Turkey: Rights of May Day demonstrators at risk

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AMNESTY INTERNATIONAL
PUBLIC STATEMENT
AI Index: EUR 44/1562/2015
30 April 2015

Turkey: Rights of May Day demonstrators at risk

On the eve of planned 1 May demonstrations, Amnesty International calls on the Turkish authorities to respect the rights of protestors. Authorities in Istanbul have again refused to allow demonstrations to take place in Taksim Square, the traditional location for 1 May demonstrations in the centre of the city. In addition to the denial of the right to peaceful assembly, protestors risk excessive police force, arbitrary detention and unfair prosecution. Amnesty International will send observers to demonstrations in Istanbul.

May Day 2015 looks set to follow a pattern of denial of the right to peaceful assembly leading to clashes between protestors and the police. In 2014 police used water cannon and tear gas against trade unionists, representatives of professional associations and civil society groups preparing to march towards Taksim Square. The central Taksim area was effectively closed off and 39,000 police officers and 50 water cannon trucks prevented access to the area.

Peaceful mass protests were held in Taksim in 2010, 2011 and 2012 when the authorities allowed them to take place. In a statement yesterday, repeating the 2014 statement, the Istanbul Governor’s office cited [unspecified] security threats, disruption to tourism and traffic as justification for denying demonstrators the right to demonstrate in Taksim. The Istanbul authorities proposed other locations outside of the centre of the city for demonstrations.

A prosecution of the leaders of trade unions and professional associations for “provoking people to take part in unlawful demonstrations” in relation to attempts to hold 2014 May Day demonstrations in Taksim failed with the court finding that their actions were protected by national and international law guaranteeing the right to peaceful assembly. Cases brought against individuals following the 2013 Gezi Park for “participation in unlawful demonstrations” have also overwhelmingly ended in the acquittal of those accused. The European Court of Human Rights found the actions of authorities in forcibly dispersing demonstrators on 1 May 2008 attempting to march on Taksim to violate Article 11 of the European Convention of Human Rights (freedom of peaceful assembly) in the case of Kesk and Disk v Turkey.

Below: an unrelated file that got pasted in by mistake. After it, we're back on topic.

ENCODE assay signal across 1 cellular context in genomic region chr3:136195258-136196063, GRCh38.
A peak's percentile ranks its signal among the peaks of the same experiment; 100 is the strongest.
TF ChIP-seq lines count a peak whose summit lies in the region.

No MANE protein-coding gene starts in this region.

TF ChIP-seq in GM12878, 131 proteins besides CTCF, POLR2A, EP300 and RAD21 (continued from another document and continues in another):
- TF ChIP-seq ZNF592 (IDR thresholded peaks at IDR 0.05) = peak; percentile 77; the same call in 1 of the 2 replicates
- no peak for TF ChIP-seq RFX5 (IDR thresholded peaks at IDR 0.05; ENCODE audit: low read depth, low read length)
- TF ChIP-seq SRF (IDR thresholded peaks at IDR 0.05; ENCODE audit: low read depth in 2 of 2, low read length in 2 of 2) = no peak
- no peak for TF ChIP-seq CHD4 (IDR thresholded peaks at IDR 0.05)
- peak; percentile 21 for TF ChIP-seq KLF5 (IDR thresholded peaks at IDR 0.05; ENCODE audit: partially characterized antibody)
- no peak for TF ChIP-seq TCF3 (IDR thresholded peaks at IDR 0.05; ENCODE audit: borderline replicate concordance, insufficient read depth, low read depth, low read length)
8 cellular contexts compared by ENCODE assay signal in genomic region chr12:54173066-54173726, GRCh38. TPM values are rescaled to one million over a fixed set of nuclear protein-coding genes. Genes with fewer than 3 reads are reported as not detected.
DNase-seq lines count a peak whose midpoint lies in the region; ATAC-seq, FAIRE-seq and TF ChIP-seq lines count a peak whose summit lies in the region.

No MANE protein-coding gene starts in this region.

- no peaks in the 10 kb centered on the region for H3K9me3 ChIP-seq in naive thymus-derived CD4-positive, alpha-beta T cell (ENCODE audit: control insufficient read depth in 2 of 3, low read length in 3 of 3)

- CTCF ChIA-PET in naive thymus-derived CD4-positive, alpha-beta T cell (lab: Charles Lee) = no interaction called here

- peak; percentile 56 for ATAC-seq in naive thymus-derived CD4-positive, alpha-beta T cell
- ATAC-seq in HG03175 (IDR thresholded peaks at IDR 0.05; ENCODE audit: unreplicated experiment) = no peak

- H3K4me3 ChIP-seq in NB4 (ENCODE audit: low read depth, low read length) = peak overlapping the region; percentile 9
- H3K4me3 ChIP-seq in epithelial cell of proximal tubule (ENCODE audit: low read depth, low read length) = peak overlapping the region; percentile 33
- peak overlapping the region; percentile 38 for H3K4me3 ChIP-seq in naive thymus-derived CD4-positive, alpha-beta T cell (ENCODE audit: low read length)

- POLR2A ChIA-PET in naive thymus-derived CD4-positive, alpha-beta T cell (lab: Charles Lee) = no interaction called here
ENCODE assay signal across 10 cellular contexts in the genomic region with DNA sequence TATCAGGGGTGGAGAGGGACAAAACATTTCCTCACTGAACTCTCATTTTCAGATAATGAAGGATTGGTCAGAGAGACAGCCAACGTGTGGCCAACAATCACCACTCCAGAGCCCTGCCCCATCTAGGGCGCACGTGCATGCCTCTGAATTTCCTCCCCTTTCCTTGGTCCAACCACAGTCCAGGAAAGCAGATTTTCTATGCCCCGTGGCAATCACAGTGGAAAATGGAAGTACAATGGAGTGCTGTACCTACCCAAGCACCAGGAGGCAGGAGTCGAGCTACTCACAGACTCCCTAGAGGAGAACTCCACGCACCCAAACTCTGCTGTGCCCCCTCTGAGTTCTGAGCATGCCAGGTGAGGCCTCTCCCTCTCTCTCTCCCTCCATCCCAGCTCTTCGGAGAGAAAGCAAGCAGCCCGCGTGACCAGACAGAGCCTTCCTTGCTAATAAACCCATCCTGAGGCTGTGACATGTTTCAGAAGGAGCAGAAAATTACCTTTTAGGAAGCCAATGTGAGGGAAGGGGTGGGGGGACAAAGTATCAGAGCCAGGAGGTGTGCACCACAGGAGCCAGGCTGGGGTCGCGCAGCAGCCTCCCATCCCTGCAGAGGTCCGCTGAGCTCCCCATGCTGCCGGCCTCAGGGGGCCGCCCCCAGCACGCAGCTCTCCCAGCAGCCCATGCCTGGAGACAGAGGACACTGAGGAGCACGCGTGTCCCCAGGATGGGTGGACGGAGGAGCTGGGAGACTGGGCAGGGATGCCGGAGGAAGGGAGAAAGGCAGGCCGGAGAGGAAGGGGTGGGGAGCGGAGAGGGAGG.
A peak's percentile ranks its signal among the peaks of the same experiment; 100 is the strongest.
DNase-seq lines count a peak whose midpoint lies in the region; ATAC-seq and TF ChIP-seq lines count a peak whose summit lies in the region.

Despite the clear findings of the national courts and the European Court of Human Rights the authorities continue to deny the right to peaceful assembly and use violence against demonstrators. In March, the Parliament passed into law the “Domestic Security bill” containing further repressive provisions providing the police with powers to detain people at the scene of demonstrations for up to 24 hours without judicial oversight and vaguely worded provisions expanding the authority of police to use firearms in contradiction with international standards on the use of force by police. The provisions allow police to use firearms in situations where “individuals or groups attack or attempt to attack police or others, workplaces, homes, public buildings, schools, dormitories, places of worship, vehicles using Molotov cocktails, explosive, combustible, injurious… or similar weapons.”

In the last few years the Turkish authorities have clamped down on peaceful protests, in central Istanbul and elsewhere in the country. Allowing May Day protests to proceed would allow the authorities display a reversal of this trend.